The examples are too numerous to even begin to list, but the story is always the same: a family suffers a terrible tragedy only for the victims to come under attack from the armchair commentators, the self-righteous know-it-alls who have nothing better to do than launch nasty attack campaigns against their fellow human beings. The method of torturing the victims varies from conveniently timed blog posts that ‘just happen’ to cover the same topic to full-on terrorism campaigns on their social media profiles.
What people forget is that behind that smiling photo on Facebook, the daily inspirational tweets on Twitter, the fun-loving photos on Instagram, and the tell-all blog posts, there is a human being. Someone who can disguise the hurt inflicted by the cruelty of anonymous commentators with a brave avatar, or a cute emoticon. Even if they respond in kind and enlist the support of their social media friends, the damage has already been done.
What happened to empathy and basic human decency? How has social media turned people into sensationalistic journalists who profit from other peoples’ pain? Weigh in on the latest hate campaign and you are certain to earn yourself a spike in traffic. How is that any different from the obnoxious reporter who sticks a microphone in the face of a mother who just lost a child and asks her to describe how she feels for a few million viewers?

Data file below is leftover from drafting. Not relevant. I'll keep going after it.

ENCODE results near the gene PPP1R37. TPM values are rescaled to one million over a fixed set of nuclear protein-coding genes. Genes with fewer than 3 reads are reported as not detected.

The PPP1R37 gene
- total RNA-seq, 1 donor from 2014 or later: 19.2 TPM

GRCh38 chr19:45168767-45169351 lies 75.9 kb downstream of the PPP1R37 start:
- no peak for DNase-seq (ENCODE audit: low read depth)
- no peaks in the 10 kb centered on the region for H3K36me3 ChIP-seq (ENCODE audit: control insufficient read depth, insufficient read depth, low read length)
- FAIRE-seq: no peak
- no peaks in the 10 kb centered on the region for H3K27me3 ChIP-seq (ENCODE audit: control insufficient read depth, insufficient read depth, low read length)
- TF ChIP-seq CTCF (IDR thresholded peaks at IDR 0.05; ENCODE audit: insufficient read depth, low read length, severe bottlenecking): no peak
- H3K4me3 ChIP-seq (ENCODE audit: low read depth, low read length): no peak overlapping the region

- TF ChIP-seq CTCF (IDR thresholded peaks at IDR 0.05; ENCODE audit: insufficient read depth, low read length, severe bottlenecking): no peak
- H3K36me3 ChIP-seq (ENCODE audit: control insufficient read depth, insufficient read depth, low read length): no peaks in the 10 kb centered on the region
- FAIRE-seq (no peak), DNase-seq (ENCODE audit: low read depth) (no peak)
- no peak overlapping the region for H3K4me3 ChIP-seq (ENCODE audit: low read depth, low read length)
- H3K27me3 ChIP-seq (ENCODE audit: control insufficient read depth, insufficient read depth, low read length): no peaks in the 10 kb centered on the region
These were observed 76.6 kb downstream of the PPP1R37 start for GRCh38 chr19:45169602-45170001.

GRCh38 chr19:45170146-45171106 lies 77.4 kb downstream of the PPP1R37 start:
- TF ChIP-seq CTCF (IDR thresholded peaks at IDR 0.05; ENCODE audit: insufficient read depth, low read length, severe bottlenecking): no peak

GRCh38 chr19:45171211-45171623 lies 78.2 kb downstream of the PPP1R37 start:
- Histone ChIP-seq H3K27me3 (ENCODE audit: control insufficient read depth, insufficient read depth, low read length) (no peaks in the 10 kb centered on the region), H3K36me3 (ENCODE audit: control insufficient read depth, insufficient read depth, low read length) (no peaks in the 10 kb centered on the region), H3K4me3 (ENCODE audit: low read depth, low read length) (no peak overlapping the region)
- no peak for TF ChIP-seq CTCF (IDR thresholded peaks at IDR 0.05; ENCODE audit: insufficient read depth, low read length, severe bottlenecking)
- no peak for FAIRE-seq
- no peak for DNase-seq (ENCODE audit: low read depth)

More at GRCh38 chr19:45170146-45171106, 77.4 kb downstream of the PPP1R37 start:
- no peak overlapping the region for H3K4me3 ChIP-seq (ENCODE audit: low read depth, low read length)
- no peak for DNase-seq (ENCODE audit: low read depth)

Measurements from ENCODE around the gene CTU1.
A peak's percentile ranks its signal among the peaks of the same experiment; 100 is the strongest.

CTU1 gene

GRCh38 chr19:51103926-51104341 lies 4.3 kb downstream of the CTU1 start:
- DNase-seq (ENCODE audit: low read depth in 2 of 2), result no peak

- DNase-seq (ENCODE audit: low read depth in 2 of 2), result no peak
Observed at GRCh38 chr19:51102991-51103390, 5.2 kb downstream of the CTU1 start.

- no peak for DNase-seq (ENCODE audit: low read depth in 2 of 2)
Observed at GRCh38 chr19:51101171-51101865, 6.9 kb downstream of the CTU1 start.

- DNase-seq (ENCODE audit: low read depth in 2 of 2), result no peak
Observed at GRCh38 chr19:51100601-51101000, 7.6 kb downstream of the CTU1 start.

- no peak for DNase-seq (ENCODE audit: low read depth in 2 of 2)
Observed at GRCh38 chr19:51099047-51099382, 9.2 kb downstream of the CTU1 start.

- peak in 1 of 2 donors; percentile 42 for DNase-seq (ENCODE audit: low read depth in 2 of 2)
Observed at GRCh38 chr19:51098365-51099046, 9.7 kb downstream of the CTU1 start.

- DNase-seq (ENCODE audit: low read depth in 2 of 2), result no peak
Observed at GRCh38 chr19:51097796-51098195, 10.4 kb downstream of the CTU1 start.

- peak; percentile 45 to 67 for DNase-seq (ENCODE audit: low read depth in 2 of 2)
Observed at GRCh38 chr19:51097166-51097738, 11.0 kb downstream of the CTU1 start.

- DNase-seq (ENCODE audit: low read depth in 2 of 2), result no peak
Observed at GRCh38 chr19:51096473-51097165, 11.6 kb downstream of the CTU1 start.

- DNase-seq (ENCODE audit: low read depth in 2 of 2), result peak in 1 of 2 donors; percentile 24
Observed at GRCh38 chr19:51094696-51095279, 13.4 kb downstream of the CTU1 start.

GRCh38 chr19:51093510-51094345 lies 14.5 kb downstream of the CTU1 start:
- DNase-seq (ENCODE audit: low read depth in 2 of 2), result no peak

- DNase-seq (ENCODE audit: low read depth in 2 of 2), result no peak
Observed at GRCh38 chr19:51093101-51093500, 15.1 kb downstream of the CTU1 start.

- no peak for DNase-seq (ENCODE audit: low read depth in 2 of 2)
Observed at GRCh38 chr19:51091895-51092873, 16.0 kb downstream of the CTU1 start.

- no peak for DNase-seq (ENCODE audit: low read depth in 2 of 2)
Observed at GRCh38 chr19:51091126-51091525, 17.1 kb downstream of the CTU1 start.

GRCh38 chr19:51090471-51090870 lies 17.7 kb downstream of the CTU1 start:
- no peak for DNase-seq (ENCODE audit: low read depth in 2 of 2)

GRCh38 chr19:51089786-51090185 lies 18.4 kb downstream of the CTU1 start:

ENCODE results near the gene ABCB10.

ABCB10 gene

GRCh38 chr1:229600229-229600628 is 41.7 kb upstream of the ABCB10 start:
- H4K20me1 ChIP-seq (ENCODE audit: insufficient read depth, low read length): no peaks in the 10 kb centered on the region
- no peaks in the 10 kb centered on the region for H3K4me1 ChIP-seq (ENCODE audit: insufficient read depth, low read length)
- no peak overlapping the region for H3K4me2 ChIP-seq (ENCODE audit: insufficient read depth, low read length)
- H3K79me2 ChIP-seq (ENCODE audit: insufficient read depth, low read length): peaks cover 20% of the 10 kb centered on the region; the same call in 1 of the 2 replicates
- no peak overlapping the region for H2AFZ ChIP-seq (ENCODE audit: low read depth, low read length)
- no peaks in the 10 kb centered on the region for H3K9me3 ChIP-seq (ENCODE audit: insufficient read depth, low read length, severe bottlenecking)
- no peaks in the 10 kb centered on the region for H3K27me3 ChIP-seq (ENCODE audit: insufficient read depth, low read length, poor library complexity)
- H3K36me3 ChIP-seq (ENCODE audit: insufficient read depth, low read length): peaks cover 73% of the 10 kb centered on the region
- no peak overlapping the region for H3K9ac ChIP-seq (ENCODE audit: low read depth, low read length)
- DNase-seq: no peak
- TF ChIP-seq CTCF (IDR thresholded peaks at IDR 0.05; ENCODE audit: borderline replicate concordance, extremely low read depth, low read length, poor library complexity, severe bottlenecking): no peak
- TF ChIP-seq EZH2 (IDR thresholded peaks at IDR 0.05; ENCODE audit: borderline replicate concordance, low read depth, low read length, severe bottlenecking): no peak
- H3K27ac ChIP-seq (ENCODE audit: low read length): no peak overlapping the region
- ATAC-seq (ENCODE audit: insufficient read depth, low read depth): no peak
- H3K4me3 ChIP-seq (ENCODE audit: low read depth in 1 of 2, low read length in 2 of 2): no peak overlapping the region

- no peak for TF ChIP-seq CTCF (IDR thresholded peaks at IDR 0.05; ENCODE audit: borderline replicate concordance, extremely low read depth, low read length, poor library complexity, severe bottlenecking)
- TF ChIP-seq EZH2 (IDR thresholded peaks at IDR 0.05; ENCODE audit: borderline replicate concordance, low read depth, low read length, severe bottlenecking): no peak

And it isn’t any different from the bullying we teach our children not to do to each other and to report if it’s happening to them or their friends. The only difference between what happens on the playground and online is we are adults, the ones who are supposed to know better. But somehow the ability to divorce ourselves from responsibility, the power that anonymity gives us is too tempting to remember that we are all human beings.
Louis C.K. shared why he hates cell phones in an interview on Conan (watch the first minute of the video below). He talks about how children need to test out their meanness, but when after trying it out, they are faced with the impact of their actions — when they see the faces of the people who they hurt — they decide that being mean doesn’t feel good. He compares it to trying out meanness via text messaging where they don’t get that same feedback. Because they aren’t faced with the hurt they inflicted, they learn to enjoy their cruelty.
Sound familiar? Exactly.